Chapter 1: Meet the Neighbors
OPTIMISM. Optimism is an expectation that good things are going to be plentiful. The wealthy generally have the sense that life will bring good rather than bad outcomes. That doesn't mean they believe that good things will be omnipresent, but that they will outnumber the not-so-good.
RESILIANCE. The wealthy are confident in their abilities to overcome bad situations—on the job, in their personal lives, with their finances. Many have triumphed over dismal financial starts. And, unlike most of the population that hops from job to job, career to career, the wealthy are much more likely to stick with what they start.
CONNECTEDNESS. The wealthy are people magnets. They are connected to people in all aspects of life—they have circles of family, friends, colleagues, and acquaintances. One sign of a wealthy person is that others are willing to work for him or her, sometimes for less than they are worth on the open market.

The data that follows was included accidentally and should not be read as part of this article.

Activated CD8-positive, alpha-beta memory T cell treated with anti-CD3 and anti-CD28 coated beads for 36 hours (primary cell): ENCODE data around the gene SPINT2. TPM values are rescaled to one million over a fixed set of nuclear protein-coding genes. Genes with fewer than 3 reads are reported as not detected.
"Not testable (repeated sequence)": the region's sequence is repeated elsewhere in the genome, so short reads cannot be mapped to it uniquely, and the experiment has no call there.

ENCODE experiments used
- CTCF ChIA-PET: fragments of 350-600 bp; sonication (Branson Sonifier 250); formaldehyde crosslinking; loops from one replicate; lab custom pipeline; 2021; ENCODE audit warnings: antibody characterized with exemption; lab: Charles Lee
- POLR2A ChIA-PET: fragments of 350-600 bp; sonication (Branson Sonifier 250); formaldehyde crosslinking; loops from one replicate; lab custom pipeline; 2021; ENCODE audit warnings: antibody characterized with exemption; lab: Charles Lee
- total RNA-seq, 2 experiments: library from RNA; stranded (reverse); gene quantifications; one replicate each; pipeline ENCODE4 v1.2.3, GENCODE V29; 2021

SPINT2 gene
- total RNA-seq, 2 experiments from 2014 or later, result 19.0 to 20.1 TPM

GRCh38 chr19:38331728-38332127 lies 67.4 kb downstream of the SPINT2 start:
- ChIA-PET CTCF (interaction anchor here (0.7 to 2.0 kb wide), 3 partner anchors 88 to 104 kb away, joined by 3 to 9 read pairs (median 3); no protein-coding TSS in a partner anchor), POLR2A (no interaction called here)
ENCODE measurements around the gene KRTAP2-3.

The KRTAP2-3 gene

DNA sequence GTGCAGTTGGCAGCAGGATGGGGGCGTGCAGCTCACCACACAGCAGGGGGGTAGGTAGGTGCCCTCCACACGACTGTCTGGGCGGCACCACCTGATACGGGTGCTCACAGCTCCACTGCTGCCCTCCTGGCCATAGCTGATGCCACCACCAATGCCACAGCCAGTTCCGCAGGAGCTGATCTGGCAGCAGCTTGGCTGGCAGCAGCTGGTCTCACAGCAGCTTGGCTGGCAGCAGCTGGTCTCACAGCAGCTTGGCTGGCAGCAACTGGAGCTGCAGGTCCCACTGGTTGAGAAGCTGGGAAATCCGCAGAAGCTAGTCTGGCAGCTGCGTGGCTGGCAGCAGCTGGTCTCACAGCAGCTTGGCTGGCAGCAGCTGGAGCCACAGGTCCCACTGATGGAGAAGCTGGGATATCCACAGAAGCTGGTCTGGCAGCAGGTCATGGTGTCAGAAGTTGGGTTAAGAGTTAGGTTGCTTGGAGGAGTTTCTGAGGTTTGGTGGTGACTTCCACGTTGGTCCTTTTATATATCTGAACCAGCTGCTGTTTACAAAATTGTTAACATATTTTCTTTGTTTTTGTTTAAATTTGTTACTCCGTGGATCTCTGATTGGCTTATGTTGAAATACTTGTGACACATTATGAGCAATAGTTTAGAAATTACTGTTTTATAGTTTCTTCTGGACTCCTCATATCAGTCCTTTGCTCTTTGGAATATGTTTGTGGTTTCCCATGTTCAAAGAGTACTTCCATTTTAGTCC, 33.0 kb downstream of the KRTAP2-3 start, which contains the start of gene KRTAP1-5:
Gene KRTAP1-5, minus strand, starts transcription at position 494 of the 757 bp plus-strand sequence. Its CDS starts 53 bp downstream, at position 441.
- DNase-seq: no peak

DRIVE. The wealthy want to succeed. Some want that success to arrive in the form of money (and that's OK). But most are quite passionate about the careers they choose to pursue. Not succeeding at these pursuits is, quite frankly, not an option.
CURIOSITY. The wealthy are likely to have gone to college. But it's not just classroom education that sets them apart. They are always learning, consistently reading books for pleasure and newspapers to keep up with the world. This may be a habit learned in childhood; most wealthy individuals report that their parents read to them when they were young.
INTUITION. The wealthy somehow know precisely whom they should be dealing with and whom to walk away from. And they listen to those gut instincts.
CONFIDENCE. When the wealthy take a calculated risk—such as starting a business or buying investment real estate—they don't see it as much of a risk at all.